At the end of the day, I threw the sweater in the laundry. A few days later my wife washed it. Since she knew it was a little large, she also put it in the dryer on low heat for 10 minutes. When it came out, it fit perfectly.
Wool sweaters are comfortable, warm, and versatile garments. They are flame and odor-resistant. I highly recommend them for cool and cold weather wear.
It is unusual to find exactly what you are looking for at a thrift store, but it does happen from time to time. It is more common to find something that you would have been looking for if only you had known it was available at such a good price. I highly recommend thrift store shopping to those who have a good thrift store in their area.
Opinel No. 8 Outdoor Sea-Mountain Knife
For many years I kept an original Opinel No. 8 in my mini survival kit. The knife is light, compact, simple, and exceptionally sharp. I like it a lot.
As a survival tool, there are two potential weaknesses with the original design. The beech handle can swell when wet, making the knife difficult to open. And the high carbon steel blade is prone to corrosion. So when I heard about the updated “Outdoor” version of the Opinel No. 8, I was intrigued. The synthetic handle and stainless steel blade of the “Outdoor” version seemed likely to overcome both of the potential weak spots of the original design.
With that in mind, I included the new version of the knife on my Christmas list last year, and was delighted when my daughter and son-in-law gave me one.
Opening the Box
The box is a nice balance of functional, attractive, and not overly expensive materials. It is made of non-glossy cardstock with a plastic covered knife-shaped window in the top. A cardboard insert holds the knife in place in front of the window. As I removed the knife from the box, I noticed that the handle includes an integrated whistle. I have had whistles integrated into other pieces of equipment in the past, and have not been impressed, so I did not expect much. I was surprised. The whistle is rated to be louder than 110 db, and it certainly is. I was impressed enough that I decided that if this knife became a part of my mini survival kit, it could replace not only my original Opinel No. 8, but also the separate whistle that I keep in the kit.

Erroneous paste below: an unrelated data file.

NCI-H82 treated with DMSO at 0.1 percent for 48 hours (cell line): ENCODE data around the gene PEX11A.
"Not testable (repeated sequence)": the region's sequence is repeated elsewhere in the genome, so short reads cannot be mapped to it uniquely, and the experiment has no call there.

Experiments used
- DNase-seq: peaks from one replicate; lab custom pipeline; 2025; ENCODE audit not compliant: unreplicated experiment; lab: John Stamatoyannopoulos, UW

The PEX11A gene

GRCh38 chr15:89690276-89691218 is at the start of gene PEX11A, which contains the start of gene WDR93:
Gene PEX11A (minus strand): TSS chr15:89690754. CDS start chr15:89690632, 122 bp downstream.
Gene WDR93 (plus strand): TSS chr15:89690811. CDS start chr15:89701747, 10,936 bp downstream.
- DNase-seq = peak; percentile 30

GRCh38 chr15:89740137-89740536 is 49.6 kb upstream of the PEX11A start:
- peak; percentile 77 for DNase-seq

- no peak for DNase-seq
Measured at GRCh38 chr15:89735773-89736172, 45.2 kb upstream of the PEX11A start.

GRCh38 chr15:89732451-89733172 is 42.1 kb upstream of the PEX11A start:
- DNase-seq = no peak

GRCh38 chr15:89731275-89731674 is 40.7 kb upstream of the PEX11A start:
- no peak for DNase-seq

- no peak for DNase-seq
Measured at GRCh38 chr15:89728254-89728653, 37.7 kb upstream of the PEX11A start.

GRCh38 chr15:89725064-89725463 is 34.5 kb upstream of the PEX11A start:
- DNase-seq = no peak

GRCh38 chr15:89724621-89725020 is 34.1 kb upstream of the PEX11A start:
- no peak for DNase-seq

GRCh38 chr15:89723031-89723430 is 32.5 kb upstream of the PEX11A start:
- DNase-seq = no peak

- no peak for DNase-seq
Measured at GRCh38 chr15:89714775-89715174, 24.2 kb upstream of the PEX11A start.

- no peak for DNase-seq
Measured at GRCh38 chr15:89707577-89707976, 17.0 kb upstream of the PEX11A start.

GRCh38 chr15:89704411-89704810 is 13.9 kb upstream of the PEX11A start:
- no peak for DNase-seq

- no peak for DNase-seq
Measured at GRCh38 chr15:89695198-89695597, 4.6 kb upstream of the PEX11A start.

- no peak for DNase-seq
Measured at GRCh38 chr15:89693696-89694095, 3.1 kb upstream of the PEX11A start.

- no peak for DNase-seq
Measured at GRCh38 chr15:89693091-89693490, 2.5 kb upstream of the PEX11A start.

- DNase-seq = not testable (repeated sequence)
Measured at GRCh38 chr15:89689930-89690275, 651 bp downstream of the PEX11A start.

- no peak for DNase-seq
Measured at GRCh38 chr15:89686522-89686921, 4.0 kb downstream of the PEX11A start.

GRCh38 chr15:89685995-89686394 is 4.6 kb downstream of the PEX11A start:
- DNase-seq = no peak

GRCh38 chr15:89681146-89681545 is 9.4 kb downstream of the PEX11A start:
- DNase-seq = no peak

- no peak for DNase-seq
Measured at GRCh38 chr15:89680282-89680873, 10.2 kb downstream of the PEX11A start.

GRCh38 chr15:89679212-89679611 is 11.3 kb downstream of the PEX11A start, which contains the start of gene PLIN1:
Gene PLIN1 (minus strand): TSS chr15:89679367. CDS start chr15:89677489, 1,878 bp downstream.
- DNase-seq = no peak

The blade has a partly serrated edge for rope cutting, which is not my first preference. I prefer a fully non-serrated blade.
A shackle key is cut into the blade. I did not even know what a shackle key was prior to receiving this knife. This slot cut into the blade allows it to be used as a tool to unscrew a threaded bolt from the head of the type of shackle used to connect marine rigging. Since the “Sea-Mountain” version of the “Outdoor” is designed primarily for boaters and mountaineers, I can understand the inclusion of the tool. Since I was not planning to use the knife in a boating context, I initially would have preferred the stronger blade that would be made possible by eliminating this feature. In use, I found that the shackle key allows for easier one-handed opening than a simple nail nick, so I am now happy with this feature.
The box indicates that the knife is rated for temperatures between -40 degrees Fahrenheit and 176 degrees Fahrenheit. I wonder if the synthetic handle becomes brittle in extreme cold, or tacky in extreme heat.
The description on the back of the box is in French, English, German, Spanish, Italian, Dutch,
Japanese, and Russian. It indicates among other things that the blade is made of “high carbon stainless steel”, which was a new concept to me. I thought steel was either high carbon or stainless, and did not know that it could be both.
The blade was plenty sharp enough to shave my left forearm, but I don’t think it is quite as sharp as the carbon steel blade of the original Opinel No. 8.
I wish that the lanyard hole in the handle was slightly larger to enable it to accommodate a loop of standard paracord. I also would have preferred an earth-tone color for the handle. The handle is in the traditional Opinel shape, and the two synthetic materials of which it is made both feel pleasant in the hand.
I was very pleased with the Opinel No. 8 Outdoor Sea Mountain. I replaced the original Opinel No. 8 and whistle in my mini survival kit with the modernized unit.
I did not receive any financial or other inducements to mention any vendor, product, or service in this article.